Apple, RIM trouser smartphone profits
A race to the bottom for everyone else?
If you'd staked money on a US company and a Canadian company leading the world smartphone market ten years ago, I would have said you were mad - or under the influence. The global standard GSM was a European invention, and the Europeans and Japanese had been plotting their course for years. But the iPhone and the Blackberry are now returning the lion's share of profits in the mobile phone business to their creators, giving the old guard an unenviable choice.
According to Deutsche Bank analyst Brian Modoff, Apple and RIM will pocket 58 per cent of the profits in the handset business this year - with just 5 per cent of the market share. The two will take a whisker under a third of the smaller but profitable smartphone segment.
And it's going to get grimmer for Nokia, who ought to be so far ahead by now that the competition are dead pixels in the rear-view LCD.
In Q2, Nokia CEO Olli-Pekka Kallasvuo told investors, "smartphone volumes were 16.9 million and we estimate that our share increased to 41 per cent". [transcript]. Yet Apple knows how to move inventory, too. It shifted 5.2m iPhones in Q2, and the new model didn't reach the stores until June 19. The 3GS received yawns for failing to wow the market with new designs and features. What will the comparative numbers be once Apple starts to diversify its range?
Nokia explained how it's going to counter the threat.
"We’re going to democratize the Smartphone market", promised CFO Rick Simonen last week. He then offered a stick with which Nokia investors beat up the company later that day, wiping almost $9bn off the company's value:
"People are trading down to a certain extent. We can capture them as they trade down, unlike some others who might lose them as they move from one category down to others. "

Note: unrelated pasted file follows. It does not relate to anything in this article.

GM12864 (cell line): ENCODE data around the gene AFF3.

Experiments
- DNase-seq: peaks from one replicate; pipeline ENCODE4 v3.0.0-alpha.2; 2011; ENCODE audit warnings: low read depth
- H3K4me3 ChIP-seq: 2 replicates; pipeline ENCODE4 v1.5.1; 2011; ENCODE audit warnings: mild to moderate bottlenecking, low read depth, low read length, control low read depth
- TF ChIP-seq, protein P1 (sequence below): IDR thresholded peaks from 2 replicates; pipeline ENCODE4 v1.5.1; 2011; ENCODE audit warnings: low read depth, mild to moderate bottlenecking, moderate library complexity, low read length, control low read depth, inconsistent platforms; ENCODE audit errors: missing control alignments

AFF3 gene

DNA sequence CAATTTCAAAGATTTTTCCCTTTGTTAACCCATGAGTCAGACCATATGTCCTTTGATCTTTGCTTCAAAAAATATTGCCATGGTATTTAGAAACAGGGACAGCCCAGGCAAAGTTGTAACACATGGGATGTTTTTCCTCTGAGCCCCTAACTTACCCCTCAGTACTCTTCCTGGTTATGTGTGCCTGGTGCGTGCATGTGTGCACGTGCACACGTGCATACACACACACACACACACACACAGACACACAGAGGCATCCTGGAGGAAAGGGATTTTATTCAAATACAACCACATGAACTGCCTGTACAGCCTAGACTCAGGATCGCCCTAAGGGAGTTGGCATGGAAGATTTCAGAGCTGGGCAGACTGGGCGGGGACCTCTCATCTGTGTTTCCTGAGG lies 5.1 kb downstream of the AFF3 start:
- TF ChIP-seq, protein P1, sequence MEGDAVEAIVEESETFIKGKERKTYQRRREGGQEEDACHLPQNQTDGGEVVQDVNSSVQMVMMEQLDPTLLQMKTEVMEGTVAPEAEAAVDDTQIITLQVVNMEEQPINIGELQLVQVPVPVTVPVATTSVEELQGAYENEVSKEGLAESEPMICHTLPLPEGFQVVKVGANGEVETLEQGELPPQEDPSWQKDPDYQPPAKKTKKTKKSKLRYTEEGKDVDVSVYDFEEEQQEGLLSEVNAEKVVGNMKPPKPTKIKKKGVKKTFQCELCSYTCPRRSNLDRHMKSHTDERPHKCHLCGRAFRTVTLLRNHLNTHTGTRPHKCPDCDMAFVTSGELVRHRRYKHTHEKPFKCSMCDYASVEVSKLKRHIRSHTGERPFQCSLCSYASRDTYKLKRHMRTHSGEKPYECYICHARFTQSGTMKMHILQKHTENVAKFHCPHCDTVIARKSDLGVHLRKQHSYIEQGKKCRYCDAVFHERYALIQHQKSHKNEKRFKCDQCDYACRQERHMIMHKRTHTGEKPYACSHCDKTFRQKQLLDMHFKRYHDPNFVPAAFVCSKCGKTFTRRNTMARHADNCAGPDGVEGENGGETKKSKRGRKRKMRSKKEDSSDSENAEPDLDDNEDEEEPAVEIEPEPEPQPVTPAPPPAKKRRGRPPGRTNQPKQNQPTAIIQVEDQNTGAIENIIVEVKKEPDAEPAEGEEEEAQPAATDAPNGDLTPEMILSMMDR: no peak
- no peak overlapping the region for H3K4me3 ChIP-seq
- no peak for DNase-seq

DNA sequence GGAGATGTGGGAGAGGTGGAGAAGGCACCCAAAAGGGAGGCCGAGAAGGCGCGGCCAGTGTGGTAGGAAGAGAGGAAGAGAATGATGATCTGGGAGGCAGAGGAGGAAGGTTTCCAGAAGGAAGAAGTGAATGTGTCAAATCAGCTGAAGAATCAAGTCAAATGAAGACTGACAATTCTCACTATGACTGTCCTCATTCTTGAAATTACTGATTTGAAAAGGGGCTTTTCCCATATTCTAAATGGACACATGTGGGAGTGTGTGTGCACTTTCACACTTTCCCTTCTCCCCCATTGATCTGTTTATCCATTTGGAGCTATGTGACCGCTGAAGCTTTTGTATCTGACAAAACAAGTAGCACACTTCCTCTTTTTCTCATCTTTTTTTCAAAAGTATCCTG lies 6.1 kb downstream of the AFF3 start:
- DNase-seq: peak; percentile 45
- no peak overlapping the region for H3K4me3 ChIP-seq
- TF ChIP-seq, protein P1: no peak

That sounds like a race for the bottom.
There's a paradox here, because when you look at Nokia's portfolio, there isn't really a dog in there. Phones like the N79 or E71 are fine examples of good engineering and integration - and it's hard to imagine somebody being unhappy with one. But it's RIM and Apple who are creating the excitement and reaping the premium.
In fact, it's all about groovy products. As I wrote here, the newcomers have an advantage the incumbents don't. Apple's trick has been to tell the carriers to get stuffed - and charge the consumer for the privilege of owning one of its gadgets. But to get away with that, you need something that's really quite desirable. Why weren't Sony Ericsson or Nokia capable of delivering such a device? At various times, they've had the phone that's the most desirable in the phone shop - the T68 for example, or the N95. But nothing so attractive that it would make somebody leave home and visit the shop specifically.
Unfortunately, Nokia's leadership is still attached to management theory and abstractions. Kallasvuo talked about the "ecosystem", and - imagine Lincoln Gettysburg Address - "we will accelerate the adoption of innovative solutions much more quickly than companies that work alone". He's supposed to be the inspiring CEO.
Put the two statements together and you can sort of see the logic. Nokia can commoditize high-end features such as capacitive touch UIs and push email, roll them into a "platform", and make it all available to anyone who wants to make a handset. It's really the same strategy that has been tried for almost a decade - and failed, largely because Nokia's rivals don't want to be seen as Nokia clones. And the more bland and undifferentiated the "platform" is, the more bland and dull it is for Nokia's designers to work with.
Nokia needs insanely great products, but its product managers aren't allowed to make an insanely great Nokia phone (it will upset somebody, somewhere), and the product marketers aren't allowed to risk their jobs selling it. Playing it safe is how you keep your job.
It would be great to see Nokia come out fighting with compelling phones once again - rather than Management Theory 2.0.®
Sponsored: Global DDoS threat landscape report